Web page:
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Thanks all for this! So it sounds as if the SDJR were unusual in calling an ordinary van a "road van" - a term that would normally have been used for a brake van - and it seems that their Road Vans could in fact be found outside the S&D, as per Nick's quote and Miss P's reasoning.

 

Thanks also for the details on the vans, Nick. The earlier type of SDJR "Road Van" with the x-bracing can be seen here, and I note that it is also called a covered goods van in that drawing.

 

Regarding the  later 1896 version, Steve Sykes has done a 2mm version of it here on RMweb. The finished result can be seen in the rather nice collection of wagons towards the bottom of this post.

 

For 7mm modellers there are replacement doors for a conversion from the Slaters MR van here (http://www.mremag.com/news/article/poppy's-woodtech-model-railway-products/17548), although that gives the incorrect assymetrical doors.

 

Edit:Links corrected etc.

Edited by Mikkel

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The numbers of these S&DJR vans passing into other ownerships (MR, LSWR/SR) seems to indicate either that the S&DJR was broke by c 1914 or that the amount of non-minerals goods traffic on the S&DJR had become a fraction of what it was 10 years earlier?

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The numbers of these S&DJR vans passing into other ownerships (MR, LSWR/SR) seems to indicate either that the S&DJR was broke by c 1914 or that the amount of non-minerals goods traffic on the S&DJR had become a fraction of what it was 10 years earlier?

 

Actually, the situation was quite the opposite. The S&DJR had come into existence as a 'joint' railway leased by a committee of the MR and LSWR in 1875/6. At that time, the S&D was in a dire financial situation and the agreement between the MR and LSWR had been set up very quickly in eight days primarily to avoid the B&E or GWR gaining control.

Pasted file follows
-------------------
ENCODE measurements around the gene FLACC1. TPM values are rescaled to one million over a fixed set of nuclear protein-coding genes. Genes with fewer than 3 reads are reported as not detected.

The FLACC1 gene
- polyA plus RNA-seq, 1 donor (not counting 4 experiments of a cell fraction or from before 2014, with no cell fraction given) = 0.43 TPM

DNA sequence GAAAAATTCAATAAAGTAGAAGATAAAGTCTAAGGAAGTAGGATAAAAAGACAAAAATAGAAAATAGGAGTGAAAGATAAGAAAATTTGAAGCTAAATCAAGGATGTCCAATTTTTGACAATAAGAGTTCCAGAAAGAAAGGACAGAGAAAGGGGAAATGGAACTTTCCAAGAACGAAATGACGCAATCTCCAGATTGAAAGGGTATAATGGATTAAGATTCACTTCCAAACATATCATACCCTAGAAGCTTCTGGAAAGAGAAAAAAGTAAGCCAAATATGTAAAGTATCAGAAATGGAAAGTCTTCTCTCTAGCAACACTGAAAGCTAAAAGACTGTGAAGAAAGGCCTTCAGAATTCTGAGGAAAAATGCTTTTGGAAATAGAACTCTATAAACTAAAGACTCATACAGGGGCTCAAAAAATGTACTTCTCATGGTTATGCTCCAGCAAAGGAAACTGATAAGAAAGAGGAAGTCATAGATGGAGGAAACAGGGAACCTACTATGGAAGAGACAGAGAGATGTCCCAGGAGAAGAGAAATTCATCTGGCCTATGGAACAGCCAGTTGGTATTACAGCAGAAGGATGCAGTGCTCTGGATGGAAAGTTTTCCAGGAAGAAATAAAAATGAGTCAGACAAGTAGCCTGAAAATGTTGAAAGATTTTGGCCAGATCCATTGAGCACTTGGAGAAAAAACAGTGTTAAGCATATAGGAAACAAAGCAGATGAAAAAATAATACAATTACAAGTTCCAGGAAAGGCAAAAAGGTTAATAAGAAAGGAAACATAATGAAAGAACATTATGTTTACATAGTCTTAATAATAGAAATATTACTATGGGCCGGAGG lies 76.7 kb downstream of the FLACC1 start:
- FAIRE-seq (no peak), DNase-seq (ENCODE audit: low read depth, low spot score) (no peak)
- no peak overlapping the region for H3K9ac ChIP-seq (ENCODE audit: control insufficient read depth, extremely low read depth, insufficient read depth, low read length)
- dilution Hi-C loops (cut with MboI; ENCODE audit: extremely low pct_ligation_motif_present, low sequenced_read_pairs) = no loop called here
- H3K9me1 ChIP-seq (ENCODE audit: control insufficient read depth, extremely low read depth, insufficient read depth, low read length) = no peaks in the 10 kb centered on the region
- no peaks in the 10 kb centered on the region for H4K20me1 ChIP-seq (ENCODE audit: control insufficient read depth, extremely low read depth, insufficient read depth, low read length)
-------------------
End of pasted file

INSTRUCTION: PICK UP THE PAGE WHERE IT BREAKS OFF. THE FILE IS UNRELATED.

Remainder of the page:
The early years of the twentieth century was a period of reasonable profits and substantial growth in goods traffic. In 1914 they decided to split all of the Traffic Dept goods wagons between the two parent companies. It appears to have been more of a 'rationalisation' than a response to any particular problems. In all, 1136 wagons and vans were divided equally between the two companies with 221 'service' vehicles remaining in the joint ownership. The latter, with some additions, mostly retained S&DJR livery until 1930. The service vehicles included 14 8T open peat wagons, 65 10T loco coal, 24 ballast, 14 miscellaneous, 41 brake vans and 63 'service duplicates'.

 

In most cases, the two companies received vehicles of their own design, or based on their own designs. Each company received a hundred covered vans. Other than the 'road vans' discussed here, it appears that the remainder of the covered vans were a mix of MR and LSWR designs. The fact that over fifty of the MR design eventually passed into SR ownership suggests that the Midland types were in the majority.

 

Although the two photos show vans labelled as 'road vans', I do wonder whether all were. We seem to have two possiblities, either all were labelled in this way and the S&DJR had a quite different understanding of the term, or only a few were and these were used for small deliveries to stations...

 

Nick

Edited by buffalo

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Although the two photos show vans labelled as 'road vans', I do wonder whether all were. We seem to have two possiblities, either all were labelled in this way and the S&DJR had a quite different understanding of the term, or only a few were and these were used for small deliveries to stations...